Approach to graduate supervision

My approach to graduate teaching is based on the interweaving of all the best attributes / practices of teachers I have learned from throughout my life. This coupled with adult learning theories such as transformational learning, I endeavor through active and communitive learning to facilitate and enhance graduate student learning. In this way, the expert is replaced with expertise as a shared experience, one in which everyone has an opportunity to participate, teach, learn while evolving into a researcher. A person and researcher who demonstrates humble confidence and ability to take what was learned into practice. This approach offers the student learning experiences other than being passive learners but rather as someone who rigorously understands their research methodology while being aware of their own voice, passion and commitment to their journey. My philosophy of teaching and research practice come inseparable as the student evolves reflectively and practically.


When I first met Prof. Hovey, I was a staff member at the Faculty of Dentistry. Over time and through conversation, I became so interested in his research that I enrolled to finish the missing credits of my bachelor’s degree just to apply to the faculty’s master’s program under his supervision. He has consistently encouraged me to publish and present my work. He has also supported me when I brought other opportunities to his attention and invited me to collaborate on publications. He understands when to encourage and when to offer space. He is attuned to the well-being of his students, and always respects our decision when we chose not to pursue a particular opportunity. Prof. Hovey has given me the tools I need to develop my research, leadership, and reflective skills to succeed on my academic path. I would not be where or who I am without him.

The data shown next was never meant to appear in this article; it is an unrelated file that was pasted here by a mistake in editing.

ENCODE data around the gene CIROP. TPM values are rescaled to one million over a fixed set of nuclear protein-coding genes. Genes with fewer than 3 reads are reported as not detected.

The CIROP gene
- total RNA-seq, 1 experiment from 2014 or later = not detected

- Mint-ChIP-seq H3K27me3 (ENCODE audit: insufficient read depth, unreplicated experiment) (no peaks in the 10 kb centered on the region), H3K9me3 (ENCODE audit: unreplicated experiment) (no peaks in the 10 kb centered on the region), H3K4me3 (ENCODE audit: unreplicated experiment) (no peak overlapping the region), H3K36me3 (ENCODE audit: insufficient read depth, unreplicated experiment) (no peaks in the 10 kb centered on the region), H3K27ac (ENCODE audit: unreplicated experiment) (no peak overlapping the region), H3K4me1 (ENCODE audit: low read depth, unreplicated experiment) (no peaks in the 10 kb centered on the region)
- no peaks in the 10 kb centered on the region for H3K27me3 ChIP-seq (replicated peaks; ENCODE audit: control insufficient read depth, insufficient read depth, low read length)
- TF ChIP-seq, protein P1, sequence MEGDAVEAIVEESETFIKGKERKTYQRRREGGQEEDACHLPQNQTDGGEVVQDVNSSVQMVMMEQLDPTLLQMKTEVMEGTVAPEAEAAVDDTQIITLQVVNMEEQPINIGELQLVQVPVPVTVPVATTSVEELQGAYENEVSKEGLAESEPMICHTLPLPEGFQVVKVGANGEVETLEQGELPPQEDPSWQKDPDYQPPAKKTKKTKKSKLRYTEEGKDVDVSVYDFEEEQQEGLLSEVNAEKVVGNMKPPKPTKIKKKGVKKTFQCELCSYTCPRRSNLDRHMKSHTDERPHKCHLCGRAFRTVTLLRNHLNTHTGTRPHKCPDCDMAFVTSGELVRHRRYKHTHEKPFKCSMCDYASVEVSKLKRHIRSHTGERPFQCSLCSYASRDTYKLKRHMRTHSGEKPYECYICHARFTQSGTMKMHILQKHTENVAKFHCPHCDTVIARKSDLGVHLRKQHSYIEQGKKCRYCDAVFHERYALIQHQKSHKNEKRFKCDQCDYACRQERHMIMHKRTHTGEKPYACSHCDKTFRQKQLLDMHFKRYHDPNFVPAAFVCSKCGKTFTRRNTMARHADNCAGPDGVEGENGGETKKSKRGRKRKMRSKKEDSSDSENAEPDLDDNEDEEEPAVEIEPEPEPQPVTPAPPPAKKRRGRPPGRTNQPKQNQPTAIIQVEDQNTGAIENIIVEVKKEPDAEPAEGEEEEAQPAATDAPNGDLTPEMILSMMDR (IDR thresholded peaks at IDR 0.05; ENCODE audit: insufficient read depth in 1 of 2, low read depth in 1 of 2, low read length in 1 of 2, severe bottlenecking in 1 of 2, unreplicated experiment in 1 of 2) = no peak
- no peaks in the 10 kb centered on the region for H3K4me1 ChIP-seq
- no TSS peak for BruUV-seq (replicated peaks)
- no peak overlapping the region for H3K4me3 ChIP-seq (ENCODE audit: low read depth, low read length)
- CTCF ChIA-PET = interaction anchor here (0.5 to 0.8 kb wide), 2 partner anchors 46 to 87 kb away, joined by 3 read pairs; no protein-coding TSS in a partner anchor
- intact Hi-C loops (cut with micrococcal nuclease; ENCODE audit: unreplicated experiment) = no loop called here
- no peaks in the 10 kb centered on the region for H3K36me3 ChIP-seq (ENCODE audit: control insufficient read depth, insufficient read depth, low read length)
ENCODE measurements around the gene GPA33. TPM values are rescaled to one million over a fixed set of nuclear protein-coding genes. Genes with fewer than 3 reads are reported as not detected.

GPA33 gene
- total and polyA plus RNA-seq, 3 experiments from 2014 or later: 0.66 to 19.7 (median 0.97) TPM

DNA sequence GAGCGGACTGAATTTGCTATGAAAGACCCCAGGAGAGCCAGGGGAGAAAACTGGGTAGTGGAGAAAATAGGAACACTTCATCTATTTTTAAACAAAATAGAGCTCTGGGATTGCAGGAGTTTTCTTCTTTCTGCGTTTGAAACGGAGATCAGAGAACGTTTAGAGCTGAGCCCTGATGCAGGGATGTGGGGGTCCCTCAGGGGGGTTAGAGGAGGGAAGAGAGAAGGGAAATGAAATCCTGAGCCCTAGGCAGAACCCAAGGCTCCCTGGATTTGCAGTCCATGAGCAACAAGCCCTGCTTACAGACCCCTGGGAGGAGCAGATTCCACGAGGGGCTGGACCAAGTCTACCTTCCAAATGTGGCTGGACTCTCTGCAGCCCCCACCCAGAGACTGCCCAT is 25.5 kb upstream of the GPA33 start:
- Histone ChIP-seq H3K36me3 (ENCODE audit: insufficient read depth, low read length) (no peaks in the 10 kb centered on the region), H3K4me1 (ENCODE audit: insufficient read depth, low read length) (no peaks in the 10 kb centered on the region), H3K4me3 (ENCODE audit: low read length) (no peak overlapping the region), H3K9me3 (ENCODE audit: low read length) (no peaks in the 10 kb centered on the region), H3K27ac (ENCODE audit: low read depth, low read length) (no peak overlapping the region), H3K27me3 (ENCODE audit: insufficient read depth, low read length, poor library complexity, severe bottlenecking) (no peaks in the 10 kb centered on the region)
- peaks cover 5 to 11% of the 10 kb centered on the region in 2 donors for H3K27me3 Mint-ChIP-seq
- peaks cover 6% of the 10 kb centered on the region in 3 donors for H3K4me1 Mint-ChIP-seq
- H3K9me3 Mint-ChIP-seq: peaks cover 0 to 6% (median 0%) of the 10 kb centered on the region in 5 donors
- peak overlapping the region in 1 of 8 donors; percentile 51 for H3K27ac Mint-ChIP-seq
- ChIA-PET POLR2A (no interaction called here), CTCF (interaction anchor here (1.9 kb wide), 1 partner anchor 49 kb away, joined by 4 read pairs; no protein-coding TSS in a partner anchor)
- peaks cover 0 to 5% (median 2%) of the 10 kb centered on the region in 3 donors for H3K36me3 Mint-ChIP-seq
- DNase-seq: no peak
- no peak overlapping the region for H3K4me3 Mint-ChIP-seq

Marie Vigouroux, MSc Dentistry, PhD Student, RA,
Department of Integrated Studies in Education, McGill University

Prof. Piotr Przytycki, Mathematics and StatisticsPiotr Przytycki, Mathematics and Statistics

“I act as a sparring partner for students' ideas, motivating them and keeping them on the right track towards the solution.”


I come from a family of mathematicians. My mother, Jolanta Słomińska, is an algebraic topologist, and my father, Feliks Przytycki, does dynamical systems. My husband, Marcin Sabok, is also a mathematician, a logician. My research interests are geometric group theory and low-dimensional topology. I received my PhD at the Polish Academy of Sciences in 2008 under the supervision of Jacek Świątkowski in Wrocław. I stayed at the Academy until I joined the faculty at McGill University in 2014. I also spent a year at the University of Illinois at Urbana-Champaign in 2011 and at Paris Sud Orsay in 2013–2014. My great passion is theatre. In particular, in 2010 I directed David Auburn's Proof in amateur theatre "Kontrapunkt" in Warsaw, created and directed by professional actor and director Zbigniew Bogdański.

Approach to graduate supervision